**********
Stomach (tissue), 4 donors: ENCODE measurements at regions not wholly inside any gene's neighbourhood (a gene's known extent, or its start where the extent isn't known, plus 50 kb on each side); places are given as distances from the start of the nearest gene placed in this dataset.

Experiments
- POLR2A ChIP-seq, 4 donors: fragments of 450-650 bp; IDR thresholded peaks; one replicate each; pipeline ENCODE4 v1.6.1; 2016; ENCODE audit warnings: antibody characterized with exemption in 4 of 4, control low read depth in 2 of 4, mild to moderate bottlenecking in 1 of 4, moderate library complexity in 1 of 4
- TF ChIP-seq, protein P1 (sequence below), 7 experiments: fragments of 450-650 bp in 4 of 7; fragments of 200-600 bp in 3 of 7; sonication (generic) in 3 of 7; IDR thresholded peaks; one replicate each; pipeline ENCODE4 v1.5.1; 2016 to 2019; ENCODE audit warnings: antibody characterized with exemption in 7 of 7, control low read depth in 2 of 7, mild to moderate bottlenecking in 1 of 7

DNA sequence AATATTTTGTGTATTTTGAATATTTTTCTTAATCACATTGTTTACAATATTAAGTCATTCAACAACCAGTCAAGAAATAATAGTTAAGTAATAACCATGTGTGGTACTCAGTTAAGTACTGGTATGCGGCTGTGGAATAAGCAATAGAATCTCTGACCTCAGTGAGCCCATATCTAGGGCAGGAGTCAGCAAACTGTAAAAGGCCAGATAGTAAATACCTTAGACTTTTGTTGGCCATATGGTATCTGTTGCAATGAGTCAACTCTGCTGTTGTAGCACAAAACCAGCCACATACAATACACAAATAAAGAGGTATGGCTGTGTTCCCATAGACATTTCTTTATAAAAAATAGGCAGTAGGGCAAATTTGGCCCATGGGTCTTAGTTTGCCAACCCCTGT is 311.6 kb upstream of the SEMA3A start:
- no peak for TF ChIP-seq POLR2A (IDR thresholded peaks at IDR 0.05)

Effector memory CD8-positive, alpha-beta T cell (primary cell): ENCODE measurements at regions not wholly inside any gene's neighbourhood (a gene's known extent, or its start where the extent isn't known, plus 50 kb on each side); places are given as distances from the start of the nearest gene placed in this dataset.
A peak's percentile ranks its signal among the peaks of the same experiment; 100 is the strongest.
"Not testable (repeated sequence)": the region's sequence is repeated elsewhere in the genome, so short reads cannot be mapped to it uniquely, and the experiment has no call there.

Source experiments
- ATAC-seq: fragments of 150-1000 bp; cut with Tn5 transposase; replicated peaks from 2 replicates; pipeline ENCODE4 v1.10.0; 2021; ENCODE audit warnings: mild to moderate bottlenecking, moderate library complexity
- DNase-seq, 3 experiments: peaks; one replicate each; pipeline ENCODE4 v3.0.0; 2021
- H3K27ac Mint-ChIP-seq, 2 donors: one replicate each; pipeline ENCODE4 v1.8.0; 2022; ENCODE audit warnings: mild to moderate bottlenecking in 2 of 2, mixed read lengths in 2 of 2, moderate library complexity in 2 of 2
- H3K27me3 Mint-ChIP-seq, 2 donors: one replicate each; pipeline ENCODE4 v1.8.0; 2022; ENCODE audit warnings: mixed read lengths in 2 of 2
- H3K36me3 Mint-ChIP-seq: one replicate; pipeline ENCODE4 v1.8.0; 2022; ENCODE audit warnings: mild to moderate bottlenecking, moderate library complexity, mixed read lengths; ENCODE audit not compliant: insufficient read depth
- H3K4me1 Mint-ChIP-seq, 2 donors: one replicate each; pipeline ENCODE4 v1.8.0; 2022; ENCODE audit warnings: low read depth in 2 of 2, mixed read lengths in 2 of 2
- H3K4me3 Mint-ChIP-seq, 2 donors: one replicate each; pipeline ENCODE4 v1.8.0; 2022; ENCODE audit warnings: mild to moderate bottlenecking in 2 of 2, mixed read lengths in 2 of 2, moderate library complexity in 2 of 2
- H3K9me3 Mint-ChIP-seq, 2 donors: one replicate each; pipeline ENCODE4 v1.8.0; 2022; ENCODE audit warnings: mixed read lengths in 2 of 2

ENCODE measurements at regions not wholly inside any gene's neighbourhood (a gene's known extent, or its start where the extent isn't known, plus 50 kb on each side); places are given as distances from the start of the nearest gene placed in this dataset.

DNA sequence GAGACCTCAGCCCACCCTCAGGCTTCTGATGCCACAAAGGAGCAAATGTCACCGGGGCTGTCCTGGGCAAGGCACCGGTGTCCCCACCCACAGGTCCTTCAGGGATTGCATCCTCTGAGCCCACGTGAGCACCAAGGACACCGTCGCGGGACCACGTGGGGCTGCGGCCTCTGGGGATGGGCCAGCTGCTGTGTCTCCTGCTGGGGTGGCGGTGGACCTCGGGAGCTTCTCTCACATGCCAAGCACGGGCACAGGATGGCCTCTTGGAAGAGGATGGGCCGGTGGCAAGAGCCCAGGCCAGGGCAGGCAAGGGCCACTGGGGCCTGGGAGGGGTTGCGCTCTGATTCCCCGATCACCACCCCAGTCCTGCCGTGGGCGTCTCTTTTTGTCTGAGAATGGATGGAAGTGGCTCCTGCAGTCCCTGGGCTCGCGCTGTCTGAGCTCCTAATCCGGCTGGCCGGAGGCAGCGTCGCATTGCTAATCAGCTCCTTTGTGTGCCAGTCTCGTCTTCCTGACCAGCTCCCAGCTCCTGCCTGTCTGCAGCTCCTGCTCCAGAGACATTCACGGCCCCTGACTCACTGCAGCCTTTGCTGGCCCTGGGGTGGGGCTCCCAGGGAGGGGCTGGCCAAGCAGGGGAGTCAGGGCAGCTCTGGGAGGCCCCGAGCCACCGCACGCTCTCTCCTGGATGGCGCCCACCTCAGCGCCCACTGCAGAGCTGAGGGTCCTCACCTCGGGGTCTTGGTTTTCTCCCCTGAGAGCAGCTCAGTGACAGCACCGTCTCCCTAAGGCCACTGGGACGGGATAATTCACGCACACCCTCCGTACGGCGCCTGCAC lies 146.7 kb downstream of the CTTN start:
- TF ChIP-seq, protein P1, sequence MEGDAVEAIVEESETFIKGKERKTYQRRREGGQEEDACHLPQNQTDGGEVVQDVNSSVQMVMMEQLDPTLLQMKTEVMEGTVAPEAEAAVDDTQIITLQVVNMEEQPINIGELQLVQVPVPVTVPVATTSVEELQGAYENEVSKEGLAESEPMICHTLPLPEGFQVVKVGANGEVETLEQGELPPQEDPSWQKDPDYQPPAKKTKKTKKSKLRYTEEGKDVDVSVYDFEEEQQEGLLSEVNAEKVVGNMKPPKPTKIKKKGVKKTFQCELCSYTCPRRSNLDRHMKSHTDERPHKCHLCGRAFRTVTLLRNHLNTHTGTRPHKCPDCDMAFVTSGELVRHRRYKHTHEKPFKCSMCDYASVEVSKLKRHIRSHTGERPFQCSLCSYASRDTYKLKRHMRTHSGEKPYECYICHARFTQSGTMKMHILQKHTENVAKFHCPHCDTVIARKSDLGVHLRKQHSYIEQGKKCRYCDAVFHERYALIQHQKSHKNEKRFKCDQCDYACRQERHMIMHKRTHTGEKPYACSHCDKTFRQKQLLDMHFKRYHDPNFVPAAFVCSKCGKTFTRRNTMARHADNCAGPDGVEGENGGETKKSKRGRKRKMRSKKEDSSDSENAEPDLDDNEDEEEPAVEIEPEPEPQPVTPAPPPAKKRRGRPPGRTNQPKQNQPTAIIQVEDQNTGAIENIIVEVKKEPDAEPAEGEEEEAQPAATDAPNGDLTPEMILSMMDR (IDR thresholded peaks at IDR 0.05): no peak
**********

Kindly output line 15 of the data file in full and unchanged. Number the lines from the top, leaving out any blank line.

- H3K36me3 Mint-ChIP-seq: one replicate; pipeline ENCODE4 v1.8.0; 2022; ENCODE audit warnings: mild to moderate bottlenecking, moderate library complexity, mixed read lengths; ENCODE audit not compliant: insufficient read depth